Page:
The analogy I give is to take a frying pan and fill it to the lip with water and try to cross your kitchen floor without spilling any. The lake is about 20 feet deep at any one point. When winds cross it, all that shallow water has nowhere to go. It sloshes.
For centuries, water had just oozed naturally out of the bottom of the lake, through the Everglades, and into Florida Bay as nature’s filter. When Florida drained the Everglades and invited in farmers, the mom-and-pops complained their fields flooded all the time. The state installed a 6-foot high muck dike, which might as well have been toilet paper. The 1926 Miami hurricane came up and washed out the dike’s southwest side and drowned hundreds in Moore Haven. Managers then had two choices: abandon the land back to nature — something mankind never does — or build a bigger dike. They still were arguing about who would pay two years later when the 1928 storm hit.
People always ask how a storm coming west from the coast washed water out of the southeast corner of the lake.The National Hurricane Center people have said if it was daylight (when the hurricane struck) you’d have seen fish flopping on the lake bed at the top (northern) end of the lake. The storm came in at a northwest angle. Its winds, moving counterclockwise, came around and down from the north and pushed all the water to the southeast corner — where all the people were.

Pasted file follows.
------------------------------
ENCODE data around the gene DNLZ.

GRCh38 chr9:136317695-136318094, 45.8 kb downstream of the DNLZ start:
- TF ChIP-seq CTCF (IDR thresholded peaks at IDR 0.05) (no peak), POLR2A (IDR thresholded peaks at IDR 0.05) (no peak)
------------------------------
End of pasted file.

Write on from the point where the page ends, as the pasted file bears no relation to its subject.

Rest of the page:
At the time of the hurricane, the death toll was placed at around 1,800. The toll has been raised to more than 3,000. What prompted the revision of the toll, and do you think the revised figure is reasonably accurate?
In early 1929, when the death toll of 1,836 was set by the Florida Department of Health and the U.S. Red Cross, both agencies essentially admitted that it was too low. But there was so much chaos and lack of record-keeping in the rush to dispose of bodies before they caused a health crisis that the agencies just settled on a number. That was it until 2003, when the National Hurricane Center, for the storm’s 75th anniversary, revised the number to 2,500 — not as a result of any new research but just as an acknowledgement that the original number was just wrong. I argue it probably is closer to 3,000. Add in those who died in the Caribbean and along the storm’s path up through North America and it’s probably 6,000.
Why was the death toll so high?
The water, the water, the water. Some half a million people in South Florida experienced Category 5 hurricane winds in Andrew, but only 15 died. Andrew was a dry storm. Hurricane scholars say it’s the water that causes the most death. In 1928, the biggest killer hurricane in Florida history killed not by wind, and not even by bring ashore in a surge the ocean that nearly surrounds the state, but with fresh water flooding — in this case allowing all that water in the big lake to wash over all those people.